They don’t work for her on grass at all, they actually make her fall.  But I think that is more because her feet knuckle a bit and she is not strong enough to force her feet through the grass.

Tani has never minded booties, but start slowly if they are a new thing. 

 

Karen

Tri-pug Maggie survived a 4.5 year mast cell cancer battle only to be lost to oral melanoma.

1999 to 2010

 

              Maggie's Story                  Amputation and Chemo

Virginia




Forum Posts: 19877
Member Since:
22 February 2013
sp_UserOfflineSmall Offline
9
3 January 2015 - 9:39 pm
sp_Permalink sp_Print sp_QuotePost

Karen, I ALWAYS love reading about your Pugs and could NEVER grow tired of the “trials and tribulations” they through! If you could get Old Lady Pug Tani to wear these things, then I know I could get a hound dog too!

Heck, it hasn’t been very long at all since I picked up the scatter rugs…just kept them down as a remembrance Happy Hannah thing. I put them back down for Franklin’s homecoming. However, for a Merry Myrtle they’re just another item to tear up and shred!

AND, that was a lovely tribute to Stubborn and Obstinate Pug Maggie onn he Honor wall…..and a well deserved tribute to you from Rene!

Love!

Sally and Alumni Happy Hannah and Merry Myrtle too!

Happy Hannah had a glorious additional bonus time of over one yr & two months after amp for osteo! She made me laugh everyday! Joined April's Angels after send off meal of steak, ice cream, M&Ms & deer poop!



Forum Posts: 1512
Member Since:
27 July 2014
sp_UserOfflineSmall Offline
10
3 January 2015 - 10:35 pm
sp_Permalink sp_Print sp_QuotePost

I tried taking a photo of Mona’s meerkat pose by tempting her with food. Because of the camera flash delay she would already be sitting down before I got the photo. Finally, she got impatient with me and yanked the bowl of food with her paw. Success! I got a photo. 

 Kerren and Meerkat Mona

Virginia




Forum Posts: 19877
Member Since:
22 February 2013
sp_UserOfflineSmall Offline
11
3 January 2015 - 10:53 pm
sp_Permalink sp_Print sp_QuotePost

Boy oh boy, we sure did need a laugh and MONA MEERKAT did not diappoint at all!!!

Adorable! Absolutely ADORABLE!!! And you can see how impatient shes gettig! OMC!! That look!! This realky is priceless!! I LOOOOOOVE THIS CAT!!!!

Thanks soooooo much for the smiles! Great job!!!

LOVE AND HUGS!

Sally and Alumni Happy Hannah and Merry Myrtle too!

Happy Hannah had a glorious additional bonus time of over one yr & two months after amp for osteo! She made me laugh everyday! Joined April's Angels after send off meal of steak, ice cream, M&Ms & deer poop!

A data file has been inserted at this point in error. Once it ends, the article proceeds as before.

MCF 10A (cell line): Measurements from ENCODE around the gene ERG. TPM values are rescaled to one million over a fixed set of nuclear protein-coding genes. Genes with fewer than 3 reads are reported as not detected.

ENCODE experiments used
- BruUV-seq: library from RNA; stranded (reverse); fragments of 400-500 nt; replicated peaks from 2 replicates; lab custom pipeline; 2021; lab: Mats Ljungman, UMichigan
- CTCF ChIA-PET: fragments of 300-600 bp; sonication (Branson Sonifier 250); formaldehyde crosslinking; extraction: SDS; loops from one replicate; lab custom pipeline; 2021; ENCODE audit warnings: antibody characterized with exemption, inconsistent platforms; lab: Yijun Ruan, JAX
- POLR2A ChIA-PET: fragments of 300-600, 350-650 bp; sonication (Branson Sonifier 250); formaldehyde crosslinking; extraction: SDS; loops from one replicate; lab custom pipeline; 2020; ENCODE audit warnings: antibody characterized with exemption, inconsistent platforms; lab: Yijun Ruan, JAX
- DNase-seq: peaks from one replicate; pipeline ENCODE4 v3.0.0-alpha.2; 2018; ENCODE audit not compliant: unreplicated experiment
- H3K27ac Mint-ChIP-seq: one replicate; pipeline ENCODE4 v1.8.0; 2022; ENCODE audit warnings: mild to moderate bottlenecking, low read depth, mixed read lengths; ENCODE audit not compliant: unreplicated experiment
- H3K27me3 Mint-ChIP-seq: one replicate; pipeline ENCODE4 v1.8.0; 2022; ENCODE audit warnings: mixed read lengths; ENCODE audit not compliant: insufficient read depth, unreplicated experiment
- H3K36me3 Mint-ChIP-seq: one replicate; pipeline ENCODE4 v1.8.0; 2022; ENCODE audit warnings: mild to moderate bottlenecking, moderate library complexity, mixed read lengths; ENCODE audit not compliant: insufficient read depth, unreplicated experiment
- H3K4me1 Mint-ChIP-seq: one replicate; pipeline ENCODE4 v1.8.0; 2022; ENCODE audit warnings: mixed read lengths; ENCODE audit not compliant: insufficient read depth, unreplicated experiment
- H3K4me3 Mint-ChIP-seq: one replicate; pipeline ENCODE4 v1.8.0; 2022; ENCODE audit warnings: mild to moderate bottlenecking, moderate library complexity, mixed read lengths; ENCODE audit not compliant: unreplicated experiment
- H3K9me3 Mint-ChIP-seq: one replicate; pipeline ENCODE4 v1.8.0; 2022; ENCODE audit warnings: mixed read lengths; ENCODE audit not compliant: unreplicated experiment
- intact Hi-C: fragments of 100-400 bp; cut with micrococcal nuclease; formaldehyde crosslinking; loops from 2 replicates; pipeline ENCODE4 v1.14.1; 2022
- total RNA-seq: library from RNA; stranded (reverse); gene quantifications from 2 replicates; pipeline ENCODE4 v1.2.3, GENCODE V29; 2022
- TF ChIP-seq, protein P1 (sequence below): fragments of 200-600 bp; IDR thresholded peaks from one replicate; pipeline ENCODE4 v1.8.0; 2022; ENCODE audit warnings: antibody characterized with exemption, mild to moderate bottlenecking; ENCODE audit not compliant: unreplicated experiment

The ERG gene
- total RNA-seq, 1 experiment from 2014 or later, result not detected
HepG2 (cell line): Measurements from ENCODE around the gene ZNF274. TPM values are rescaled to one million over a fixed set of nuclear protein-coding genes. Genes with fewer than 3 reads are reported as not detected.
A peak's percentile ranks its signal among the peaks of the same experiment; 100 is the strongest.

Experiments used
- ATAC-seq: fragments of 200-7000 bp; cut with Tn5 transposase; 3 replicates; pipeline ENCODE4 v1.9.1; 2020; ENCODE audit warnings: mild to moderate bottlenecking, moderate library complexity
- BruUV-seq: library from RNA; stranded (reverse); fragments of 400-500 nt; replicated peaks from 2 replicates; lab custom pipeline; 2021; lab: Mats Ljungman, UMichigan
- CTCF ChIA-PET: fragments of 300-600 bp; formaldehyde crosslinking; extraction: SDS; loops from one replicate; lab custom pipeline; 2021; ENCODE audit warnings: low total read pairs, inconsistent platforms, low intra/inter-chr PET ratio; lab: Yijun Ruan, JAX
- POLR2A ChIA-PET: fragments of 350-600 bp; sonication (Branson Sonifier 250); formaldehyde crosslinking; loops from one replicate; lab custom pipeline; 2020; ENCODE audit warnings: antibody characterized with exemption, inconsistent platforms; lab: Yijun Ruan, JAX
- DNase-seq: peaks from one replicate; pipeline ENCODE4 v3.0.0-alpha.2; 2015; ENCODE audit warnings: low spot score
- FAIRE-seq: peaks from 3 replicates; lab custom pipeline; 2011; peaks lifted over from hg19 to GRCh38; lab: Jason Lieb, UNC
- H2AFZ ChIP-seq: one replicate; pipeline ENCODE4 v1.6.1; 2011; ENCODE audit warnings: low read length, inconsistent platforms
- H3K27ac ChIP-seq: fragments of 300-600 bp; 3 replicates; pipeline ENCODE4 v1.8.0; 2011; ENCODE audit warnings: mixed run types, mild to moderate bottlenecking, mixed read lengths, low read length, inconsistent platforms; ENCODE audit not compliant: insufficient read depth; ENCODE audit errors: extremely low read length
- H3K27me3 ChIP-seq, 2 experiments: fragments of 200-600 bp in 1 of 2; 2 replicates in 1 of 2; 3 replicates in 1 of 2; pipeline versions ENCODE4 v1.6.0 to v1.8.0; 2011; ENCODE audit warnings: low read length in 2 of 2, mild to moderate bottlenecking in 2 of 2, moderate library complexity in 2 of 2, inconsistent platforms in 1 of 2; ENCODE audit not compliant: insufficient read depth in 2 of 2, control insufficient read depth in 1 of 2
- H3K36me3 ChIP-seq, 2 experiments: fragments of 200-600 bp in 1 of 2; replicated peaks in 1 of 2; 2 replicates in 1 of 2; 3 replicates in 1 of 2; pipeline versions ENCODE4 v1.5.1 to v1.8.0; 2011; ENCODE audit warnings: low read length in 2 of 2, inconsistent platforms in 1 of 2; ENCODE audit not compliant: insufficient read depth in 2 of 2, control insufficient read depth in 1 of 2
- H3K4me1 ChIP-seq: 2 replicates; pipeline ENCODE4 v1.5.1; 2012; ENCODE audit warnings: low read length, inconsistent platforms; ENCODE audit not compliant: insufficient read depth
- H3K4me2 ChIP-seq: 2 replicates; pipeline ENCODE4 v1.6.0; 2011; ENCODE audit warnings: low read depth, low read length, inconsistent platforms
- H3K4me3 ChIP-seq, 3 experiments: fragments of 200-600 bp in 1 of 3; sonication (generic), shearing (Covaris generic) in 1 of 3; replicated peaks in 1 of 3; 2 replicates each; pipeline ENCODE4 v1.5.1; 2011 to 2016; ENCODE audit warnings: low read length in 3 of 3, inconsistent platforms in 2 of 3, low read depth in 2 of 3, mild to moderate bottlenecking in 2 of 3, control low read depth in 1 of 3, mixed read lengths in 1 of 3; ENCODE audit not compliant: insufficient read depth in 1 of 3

The Rainbow Bridge



Forum Posts: 28326
Member Since:
25 April 2007
sp_UserOfflineSmall Offline
12
4 January 2015 - 10:34 am
sp_Permalink sp_Print sp_QuotePost

kazann said
Always looking for more exercises for her, I found this article title “Five things to know before acquiring a tripod dog” at http://teamunru…..com/?p=346. It turns out the author, Kelsey and Nellie relied on this website for surgery support. The article has great photos of a very sporty front-leg tripawd Nellie and many suggestions including how to work your dog’s core. I may try some of these with Mona although she isn’t very enthusiastic about exercise.

Holy moly we were posting at almost the same time so I didn’t see you had mentioned this article. VERY cool information there, I’d never seen it before. The only thing I would add, which I said in the comments there, is that because dogs in particular come in different shapes and sizes (for example, a bulldog has a different body shape than a greyhound, with vastly different weight distribution), what is easy for one Tripawd may not be for the next. It doesn’t mean that dog can’t do the task, whatever it is, it just means that more practice and caution should be used. 

LOVE those Meercat/Merdog photos! Mona you are so darn talented!

It's better to hop on three legs than to limp on four.™
Latest Tripawds News
Read my story here.

Support the Tripawds Foundation!

polarbear4
13
4 January 2015 - 11:27 am
sp_Permalink sp_Print sp_QuotePost

benny55 said
DEB AND JERRY!! You two are the BO.B when it comes to sharing valuable information!!!

I hadn’t even thought of the ramp as being scarier for a front legger than a rear legger. Going down the ramp puts more pressure on that front leg too. Yep, a whole different learning curve!

My 9-month tripawd Bella goes down her ramp but takes the stairs up. It’s half and half. I thought for sure she’d prefer going up on her one front leg…. I’ve tried treats and all to get her to come up it, but I suppose it doesn’t matter as much–coming up is not as stressful on that leg. 

She is one strong tripawd–i get a lot of comments on that, although she is not always able to keep up with dogs running at the park. We’ll see, she’s still a baby. :O)

Here and Now


Forum Posts: 12341
Member Since:
25 April 2007
sp_UserOfflineSmall Offline
14
4 January 2015 - 3:08 pm
sp_Permalink sp_Print sp_QuotePost

polarbear4 said
I thought for sure she’d prefer going up on her one front leg….

Front leggers have much more weight on that front leg going downstairs, so going up stairs will be easier—just the opposite for rear tripawds.

Thanks for the input! Please consider registering (and make sure you’re logged in) to take full advantage of these forums.

Forum Timezone: America/Denver
Most Users Ever Online: 946
Currently Online: fuzzmom, junduja, rockitman
Guest(s) 100
Currently Browsing this Page:
1 Guest(s)
Member Stats:
Guest Posters: 1109
Members: 11655
Moderators: 2
Admins: 3
Forum Stats:
Groups: 4
Forums: 23
Topics: 16587
Posts: 233319
Administrators: admin, jerry, jim
Moderators: betaman, krun15
Tripawds is brought to you by Tripawds.
HOME » NEWS » BLOGS » FORUMS » CHAT » YOUR PRIVACY » RANDOM BLOG